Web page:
Bears & Wildlife
In urgent situations or to report an aggressive bear, please contact the Conservation Officer Service (RAPP line) at 1-877-952-7277.
Wildlife, including dangerous wildlife, such as bears, cougars and coyotes, is regulated under the provincial Wildlife Act. The District of Mission’s roles and responsibilities lie in the provision of information and promotion of co-existence and conflict prevention. The Fraser Valley Regional District has taken on a regional role in the prevention of wildlife conflicts, including those with bears, cougars and coyotes, and coordinates for the province for the provincial WildSafeBC (formerly Bear Aware) program every summer.
For more information on various wildlife species, please visit the Ministry of Environment’s Conservation Officer Service website.
To reduce flooding caused by beaver dams, the District has installed flow devices in identified trouble spots throughout the community, eliminating the need for trapping beavers. Private land owners may also make use of this effective, humane and relatively inexpensive technology.
For more information on flow devices, please visit furbearerdefenders.com
It’s a fact – bears live in our neighborhoods. While we may enjoy the occasional glimpse from a safe distance, inviting bears into our backyards can create serious hazards, both for people and for bears. With a growing bear population and residential developments advancing further into bear habitat, it is everyone’s responsibility to make sure that bears and people stay at a safe distance from each other. One person’s bad habits can create problems for a whole neighborhood. Bears that have become habituated to human smells and garbage are a hazard and are often destroyed. Help them out by not luring them into close contact with humans.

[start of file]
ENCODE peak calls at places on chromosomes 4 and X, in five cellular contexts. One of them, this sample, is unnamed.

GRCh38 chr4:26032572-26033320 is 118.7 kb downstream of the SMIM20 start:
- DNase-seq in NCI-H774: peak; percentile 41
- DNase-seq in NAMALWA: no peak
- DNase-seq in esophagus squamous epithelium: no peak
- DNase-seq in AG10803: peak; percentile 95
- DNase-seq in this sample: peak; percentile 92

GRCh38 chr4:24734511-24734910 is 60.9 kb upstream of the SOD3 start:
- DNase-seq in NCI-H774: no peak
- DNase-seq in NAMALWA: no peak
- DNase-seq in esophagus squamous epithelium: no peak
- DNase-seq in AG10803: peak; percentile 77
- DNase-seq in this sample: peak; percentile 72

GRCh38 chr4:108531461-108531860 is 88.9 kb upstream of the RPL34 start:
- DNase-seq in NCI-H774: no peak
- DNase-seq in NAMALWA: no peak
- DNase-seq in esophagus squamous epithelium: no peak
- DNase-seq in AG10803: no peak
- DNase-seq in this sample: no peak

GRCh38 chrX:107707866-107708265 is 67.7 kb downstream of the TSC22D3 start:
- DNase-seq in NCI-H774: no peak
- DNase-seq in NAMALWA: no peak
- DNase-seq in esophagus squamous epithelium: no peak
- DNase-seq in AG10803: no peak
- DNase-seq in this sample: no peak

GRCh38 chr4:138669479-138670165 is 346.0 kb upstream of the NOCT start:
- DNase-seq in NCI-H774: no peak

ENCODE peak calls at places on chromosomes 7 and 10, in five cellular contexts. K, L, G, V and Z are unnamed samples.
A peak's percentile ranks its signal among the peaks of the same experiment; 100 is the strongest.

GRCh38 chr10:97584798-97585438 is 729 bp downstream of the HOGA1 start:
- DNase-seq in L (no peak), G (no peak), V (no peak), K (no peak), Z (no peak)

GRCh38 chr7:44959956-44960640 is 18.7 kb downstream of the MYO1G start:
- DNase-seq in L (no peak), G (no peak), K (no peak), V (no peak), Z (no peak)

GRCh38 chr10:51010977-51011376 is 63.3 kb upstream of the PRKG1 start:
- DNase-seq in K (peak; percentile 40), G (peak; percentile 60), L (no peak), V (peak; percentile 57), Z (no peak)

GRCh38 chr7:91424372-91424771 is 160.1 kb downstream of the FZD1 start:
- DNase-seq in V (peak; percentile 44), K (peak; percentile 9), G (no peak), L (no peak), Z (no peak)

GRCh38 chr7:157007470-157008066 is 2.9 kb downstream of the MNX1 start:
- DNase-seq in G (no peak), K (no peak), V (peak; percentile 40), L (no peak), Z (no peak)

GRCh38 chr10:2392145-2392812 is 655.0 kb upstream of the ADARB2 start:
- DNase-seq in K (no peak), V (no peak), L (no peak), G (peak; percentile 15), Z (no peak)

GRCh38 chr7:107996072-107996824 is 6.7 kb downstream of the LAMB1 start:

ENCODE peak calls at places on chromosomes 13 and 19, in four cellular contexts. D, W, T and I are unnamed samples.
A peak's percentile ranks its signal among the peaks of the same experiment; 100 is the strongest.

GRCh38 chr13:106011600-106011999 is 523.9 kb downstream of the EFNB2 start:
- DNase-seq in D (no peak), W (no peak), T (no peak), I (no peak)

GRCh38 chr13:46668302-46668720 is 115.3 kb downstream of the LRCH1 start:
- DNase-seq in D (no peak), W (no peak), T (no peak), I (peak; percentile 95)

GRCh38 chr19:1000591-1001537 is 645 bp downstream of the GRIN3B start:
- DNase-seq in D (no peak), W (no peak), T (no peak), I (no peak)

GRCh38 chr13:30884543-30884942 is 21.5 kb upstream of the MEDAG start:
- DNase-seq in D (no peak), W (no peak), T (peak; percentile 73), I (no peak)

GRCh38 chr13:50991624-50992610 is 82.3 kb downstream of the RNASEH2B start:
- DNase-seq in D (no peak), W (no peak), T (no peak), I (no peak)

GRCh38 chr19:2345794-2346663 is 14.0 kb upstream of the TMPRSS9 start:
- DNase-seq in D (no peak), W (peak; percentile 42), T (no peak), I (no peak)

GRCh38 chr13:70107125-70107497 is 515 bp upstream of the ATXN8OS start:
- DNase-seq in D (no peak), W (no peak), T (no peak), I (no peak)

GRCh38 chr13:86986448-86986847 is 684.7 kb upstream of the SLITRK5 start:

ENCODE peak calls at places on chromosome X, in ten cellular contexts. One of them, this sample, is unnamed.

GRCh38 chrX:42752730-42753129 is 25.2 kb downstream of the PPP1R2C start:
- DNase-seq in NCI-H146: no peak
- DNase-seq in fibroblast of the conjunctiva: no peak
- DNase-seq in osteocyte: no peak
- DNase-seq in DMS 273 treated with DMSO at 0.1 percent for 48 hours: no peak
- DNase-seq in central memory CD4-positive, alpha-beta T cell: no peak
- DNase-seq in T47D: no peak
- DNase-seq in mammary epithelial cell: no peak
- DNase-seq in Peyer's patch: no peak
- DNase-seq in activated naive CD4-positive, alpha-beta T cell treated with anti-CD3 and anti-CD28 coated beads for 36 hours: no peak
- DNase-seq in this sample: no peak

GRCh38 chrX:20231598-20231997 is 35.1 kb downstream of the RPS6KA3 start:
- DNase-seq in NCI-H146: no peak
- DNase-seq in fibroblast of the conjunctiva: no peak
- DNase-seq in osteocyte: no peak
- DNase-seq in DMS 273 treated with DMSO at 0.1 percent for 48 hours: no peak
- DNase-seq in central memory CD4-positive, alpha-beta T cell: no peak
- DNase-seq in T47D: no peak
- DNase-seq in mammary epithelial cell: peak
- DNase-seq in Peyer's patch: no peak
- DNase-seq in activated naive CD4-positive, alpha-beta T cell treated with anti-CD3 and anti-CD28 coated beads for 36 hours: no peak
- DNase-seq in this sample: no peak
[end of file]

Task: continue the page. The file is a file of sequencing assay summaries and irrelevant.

Just seeing a bear does not constitute a conflict. Bears live in the mountains behind us and make use of green spaces, and they are opportunists looking for an easy meal. Problems arise when bears become used to feeding on our garbage, compost, bird seed, pet food and unharvested fruit. Even unrinsed pop cans or a dirty barbecue can attract a bear – if it can attract rats, it can attract bears.
Prevention is key, so it is up to us to remove attractants.
- Bears account for approximately 20,000 calls to the provincial Conservation Officer Service reporting line in British Columbia every year
- Garbage is the number one attractant cited when reporting a bear
- Relocation seldom works with bears, with individuals often returning to their home territory or becoming problem bears in other communities
- Translocated wildlife often fails to adapt to its new habitat and may starve to death or be killed by other animals that already occupy that area
For more information, contact the WildSafe BC Coordinator at 604-702-5005 or please visit the following sites:
We lure bears in with an easy meal and punish them with death for accepting our invitation.
– Sylvia Dolson, Get Bear Smart Society